Strangury according to Chinese Medicine

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Strangury can be the consequence of several so-called “patterns of disharmony” in Chinese Medicine.

Chinese Medicine sees the body as a system, not a sum of isolated parts. A "pattern" is when the system's harmony is disrupted, leading to symptoms or signs that something is wrong (like strangury here). It is similar to the concept of disease in Western Medicine but not quite: a Western disease can often be explained by several Chinese patterns and vice-versa.

A pattern often manifests itself in a combination of symptoms that, at first glance, do not seem necessarily related to each others. For instance here strangury is often associated with fever and painful urinary dribbling in the pattern “Damp-Heat in the Bladder”.

Once identified, patterns are treated using medicinal herbs, acupuncture, and other therapies. In the case of strangury we’ve identified two herbal formulas that may help treat patterns behind the symptom.

We’ve also selected below the five medicinal herbs that we think are most likely to help treat strangury.

Damp-Heat in the Bladder, a "pattern of disharmony" that can cause strangury

In Chinese Medicine strangury is a symptom for the pattern "Damp-Heat in the Bladder". Below is a small explanation for it with links for more details.

The Bladder is a so-called "Fu" Organ. Learn more about the Bladder in Chinese Medicine

Damp-Heat in the Bladder

Pulse type(s): Rapid (Shu), Slippery (Hua), Wiry (Xian)

Tongue coating: Yellow coating

In addition to strangury, other symptoms associated with Damp-Heat in the Bladder include fever and painful urinary dribbling.

Damp-Heat in the Bladder is often treated with Ba Zheng San, a herbal formula made of 9 herbs (including Chinese Pink Herbs - Qu Mai - as a key herb). Ba Zheng San belongs to the category of "formulas that clear heat and expel dampness", which might be why it is often recommended for this pattern. Its main action as a formula is: "Clears Heat and Fire".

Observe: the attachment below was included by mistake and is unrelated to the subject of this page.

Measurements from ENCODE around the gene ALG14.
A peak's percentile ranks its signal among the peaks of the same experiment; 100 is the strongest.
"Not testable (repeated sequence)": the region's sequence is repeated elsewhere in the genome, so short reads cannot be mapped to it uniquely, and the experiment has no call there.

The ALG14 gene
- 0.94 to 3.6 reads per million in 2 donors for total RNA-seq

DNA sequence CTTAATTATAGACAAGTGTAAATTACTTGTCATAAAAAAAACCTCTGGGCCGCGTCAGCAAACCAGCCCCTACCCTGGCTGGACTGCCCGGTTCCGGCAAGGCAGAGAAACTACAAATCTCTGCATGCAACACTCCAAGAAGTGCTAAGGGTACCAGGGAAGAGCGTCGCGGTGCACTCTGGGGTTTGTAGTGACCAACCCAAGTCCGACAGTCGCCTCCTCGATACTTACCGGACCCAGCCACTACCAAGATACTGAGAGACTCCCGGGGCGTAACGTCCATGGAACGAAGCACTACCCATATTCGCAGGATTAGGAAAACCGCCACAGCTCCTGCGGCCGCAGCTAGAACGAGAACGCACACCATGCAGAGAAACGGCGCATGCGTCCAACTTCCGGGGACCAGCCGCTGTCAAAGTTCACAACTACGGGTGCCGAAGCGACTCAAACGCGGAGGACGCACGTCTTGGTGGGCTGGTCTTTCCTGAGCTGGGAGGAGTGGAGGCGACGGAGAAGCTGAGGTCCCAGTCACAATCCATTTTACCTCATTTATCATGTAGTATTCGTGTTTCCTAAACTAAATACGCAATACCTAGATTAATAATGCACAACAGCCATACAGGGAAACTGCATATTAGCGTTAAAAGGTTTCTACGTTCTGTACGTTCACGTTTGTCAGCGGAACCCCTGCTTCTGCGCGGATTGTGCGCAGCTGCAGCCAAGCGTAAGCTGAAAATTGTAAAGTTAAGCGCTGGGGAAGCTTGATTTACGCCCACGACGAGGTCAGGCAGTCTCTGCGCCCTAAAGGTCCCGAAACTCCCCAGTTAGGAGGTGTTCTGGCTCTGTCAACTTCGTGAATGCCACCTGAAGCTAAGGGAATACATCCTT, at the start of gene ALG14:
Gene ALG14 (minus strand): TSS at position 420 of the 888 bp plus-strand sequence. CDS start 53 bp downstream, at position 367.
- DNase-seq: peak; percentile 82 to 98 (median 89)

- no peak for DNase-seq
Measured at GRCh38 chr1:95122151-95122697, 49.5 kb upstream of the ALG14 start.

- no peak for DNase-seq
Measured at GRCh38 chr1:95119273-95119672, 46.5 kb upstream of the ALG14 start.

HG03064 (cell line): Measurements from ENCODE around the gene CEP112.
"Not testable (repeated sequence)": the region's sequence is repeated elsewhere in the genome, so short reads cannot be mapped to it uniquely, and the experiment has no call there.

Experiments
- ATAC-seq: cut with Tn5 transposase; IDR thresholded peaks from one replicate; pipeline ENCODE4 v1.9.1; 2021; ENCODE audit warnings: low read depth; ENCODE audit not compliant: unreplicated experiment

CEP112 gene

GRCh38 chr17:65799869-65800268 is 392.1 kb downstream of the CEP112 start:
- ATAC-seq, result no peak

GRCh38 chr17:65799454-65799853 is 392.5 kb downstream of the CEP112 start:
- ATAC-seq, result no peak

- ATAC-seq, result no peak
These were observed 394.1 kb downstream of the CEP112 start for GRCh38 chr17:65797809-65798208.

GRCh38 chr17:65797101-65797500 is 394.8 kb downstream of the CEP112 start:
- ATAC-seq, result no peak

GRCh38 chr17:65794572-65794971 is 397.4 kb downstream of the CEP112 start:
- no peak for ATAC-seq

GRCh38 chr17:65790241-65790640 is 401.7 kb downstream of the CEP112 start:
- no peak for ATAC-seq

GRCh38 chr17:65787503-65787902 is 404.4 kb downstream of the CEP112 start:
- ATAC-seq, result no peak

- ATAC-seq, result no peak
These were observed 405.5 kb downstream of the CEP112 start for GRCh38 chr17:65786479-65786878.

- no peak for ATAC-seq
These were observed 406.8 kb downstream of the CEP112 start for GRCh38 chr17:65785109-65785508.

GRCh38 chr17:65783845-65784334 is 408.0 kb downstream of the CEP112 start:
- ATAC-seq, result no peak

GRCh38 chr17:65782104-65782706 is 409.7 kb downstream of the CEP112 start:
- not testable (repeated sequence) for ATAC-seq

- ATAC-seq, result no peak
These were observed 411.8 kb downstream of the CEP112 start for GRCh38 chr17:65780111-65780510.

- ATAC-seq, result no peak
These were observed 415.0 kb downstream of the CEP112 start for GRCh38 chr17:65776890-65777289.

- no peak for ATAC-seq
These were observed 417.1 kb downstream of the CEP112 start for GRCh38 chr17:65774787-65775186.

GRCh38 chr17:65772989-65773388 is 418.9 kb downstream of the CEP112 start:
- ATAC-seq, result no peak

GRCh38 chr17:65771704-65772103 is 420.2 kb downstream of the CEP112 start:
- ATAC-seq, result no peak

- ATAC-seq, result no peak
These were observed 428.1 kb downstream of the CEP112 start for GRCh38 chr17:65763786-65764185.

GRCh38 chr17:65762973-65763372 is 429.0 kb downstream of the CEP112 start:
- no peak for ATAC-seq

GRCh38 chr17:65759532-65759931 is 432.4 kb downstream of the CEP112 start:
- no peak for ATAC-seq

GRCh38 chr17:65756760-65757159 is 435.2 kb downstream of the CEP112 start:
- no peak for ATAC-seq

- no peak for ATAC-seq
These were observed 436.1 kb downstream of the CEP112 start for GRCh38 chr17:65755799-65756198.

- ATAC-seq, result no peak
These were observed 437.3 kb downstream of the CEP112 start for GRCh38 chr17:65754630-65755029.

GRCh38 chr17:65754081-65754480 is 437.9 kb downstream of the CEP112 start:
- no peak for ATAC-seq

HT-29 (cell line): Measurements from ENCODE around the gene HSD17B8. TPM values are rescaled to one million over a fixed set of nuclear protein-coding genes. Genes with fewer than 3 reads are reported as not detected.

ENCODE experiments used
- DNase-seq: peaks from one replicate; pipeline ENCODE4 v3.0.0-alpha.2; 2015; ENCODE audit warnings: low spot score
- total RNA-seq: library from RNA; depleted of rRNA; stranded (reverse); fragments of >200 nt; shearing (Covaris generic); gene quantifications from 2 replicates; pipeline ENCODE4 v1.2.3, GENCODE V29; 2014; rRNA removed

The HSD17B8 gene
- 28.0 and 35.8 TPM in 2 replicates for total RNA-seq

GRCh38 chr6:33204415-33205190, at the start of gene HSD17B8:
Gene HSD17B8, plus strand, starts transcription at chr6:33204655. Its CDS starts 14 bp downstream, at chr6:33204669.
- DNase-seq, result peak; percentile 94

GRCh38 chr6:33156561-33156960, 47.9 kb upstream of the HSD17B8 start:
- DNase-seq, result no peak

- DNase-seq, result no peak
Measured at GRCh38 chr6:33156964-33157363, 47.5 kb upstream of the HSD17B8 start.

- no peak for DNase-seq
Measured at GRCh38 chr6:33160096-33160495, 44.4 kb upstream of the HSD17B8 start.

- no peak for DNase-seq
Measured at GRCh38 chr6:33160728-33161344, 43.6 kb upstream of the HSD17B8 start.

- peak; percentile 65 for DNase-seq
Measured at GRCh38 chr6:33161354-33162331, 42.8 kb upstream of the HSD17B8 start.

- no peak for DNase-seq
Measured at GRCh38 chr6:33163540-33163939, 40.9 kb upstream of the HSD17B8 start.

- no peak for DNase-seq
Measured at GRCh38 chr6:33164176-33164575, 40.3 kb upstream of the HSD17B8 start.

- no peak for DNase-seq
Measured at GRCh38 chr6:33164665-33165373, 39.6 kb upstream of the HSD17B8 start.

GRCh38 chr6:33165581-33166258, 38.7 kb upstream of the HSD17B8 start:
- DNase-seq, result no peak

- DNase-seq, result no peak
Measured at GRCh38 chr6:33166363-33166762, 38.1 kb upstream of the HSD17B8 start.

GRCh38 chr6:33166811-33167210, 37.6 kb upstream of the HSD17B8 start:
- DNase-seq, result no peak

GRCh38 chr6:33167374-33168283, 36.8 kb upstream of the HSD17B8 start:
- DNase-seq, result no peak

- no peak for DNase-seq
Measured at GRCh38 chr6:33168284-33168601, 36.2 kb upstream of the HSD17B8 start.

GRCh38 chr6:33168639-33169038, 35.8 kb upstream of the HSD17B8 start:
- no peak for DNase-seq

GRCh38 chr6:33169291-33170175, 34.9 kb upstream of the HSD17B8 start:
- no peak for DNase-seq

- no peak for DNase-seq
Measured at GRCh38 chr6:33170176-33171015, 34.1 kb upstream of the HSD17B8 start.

Read more about Damp-Heat in the Bladder here

Two herbal formulas that might help with strangury

Liu Yi San

Source date: 1172 AD

Number of ingredients: 2 herbs

Key actions: Clears Summer-Heat. Drains Dampness. Supplements Qi.

Why might Liu Yi San help with strangury?

Because it is a formula often recommended to treat the pattern 'Damp-Heat in the Bladder' of which strangury is a symptom.

Other symptoms characteristic of Damp-Heat In The Bladder include fever and painful urinary dribbling.

Read more about Liu Yi San here

Ba Zheng San

Source date: 1107 AD

Number of ingredients: 9 herbs

Key actions: Clears Heat and Fire. Promotes urination. Unblocks painful urinary dribbling.

Why might Ba Zheng San help with strangury?

Because it is a formula often recommended to treat the pattern 'Damp-Heat in the Bladder' of which strangury is a symptom.

Other symptoms characteristic of Damp-Heat In The Bladder include fever and painful urinary dribbling.

Read more about Ba Zheng San here

The five Chinese Medicinal herbs most likely to help treat strangury

Why might Talc (Hua Shi) help with strangury?

Because Talc is an ingredient in several formulas indicated to treat strangury as a symptom, like Liu Yi San or Ba Zheng San for instance.

Talc is a Cold herb that tastes Sweet. It targets the Bladder and the Stomach.

Its main actions are: Encourages urination. Expels Damp-Heat from the Urinary Bladder. Dispels Summer Heat. Dries Dampness when applied topically.

Read more about Talc here

Why might Liquorice (Gan Cao) help with strangury?

Because Liquorice is an ingredient in several formulas indicated to treat strangury as a symptom, like Liu Yi San or Ba Zheng San for instance.

Liquorice is a Neutral herb that tastes Sweet. It targets the Spleen, the Stomach, the Heart and the Lung.

Its main actions are: Tonifies the Basal Qi and nourishes the Spleen Qi. Clears Heat and dispels toxicity. Moistens the Lungsexpel phlegm and stop coughing. Relieves spasms and alleviates pain. Harmonizes and moderates the effects of other herbs.

Read more about Liquorice here

Why might Fish-Poison Yam (Bi Xie) help with strangury?

Because it is a key herb in Bi Xie Fen Qing Yin, a herbal formula indicated to treat the pattern 'Damp-Heat in the Bladder' (a pattern with strangury as a symptom)

Fish-Poison Yam is a Neutral herb that tastes Bitter. It targets the Bladder, the Stomach and the Liver.

Its main actions are: Encourages urination and eliminates cloudy urine. Eliminates Wind-Damp. Relieves Damp-Heat from the skin.

Read more about Fish-Poison Yam here

Why might Chinese Pink Herb (Qu Mai) help with strangury?

Because it is a key herb in Ba Zheng San, a herbal formula indicated to treat the pattern 'Damp-Heat in the Bladder' (a pattern with strangury as a symptom)

Chinese Pink Herbs is a Cold herb that tastes Bitter. It targets the Bladder, the Heart and the Small intestine.

Its main actions are: Encourages urination and expels Damp-Heat. Dissolves Blood Stasis and assists blocked menstruation.

Read more about Chinese Pink Herbs here

Why might Knotgrass (Bian Xu) help with strangury?

Because it is a key herb in Ba Zheng San, a herbal formula indicated to treat the pattern 'Damp-Heat in the Bladder' (a pattern with strangury as a symptom)

Knotgrass is a Cool herb that tastes Bitter and Sweet. It targets the Bladder.

Its main actions are: Expels Damp-Heat and encourages urination. Drains Dampness and stops itching. Kills parasites.

Read more about Knotgrass here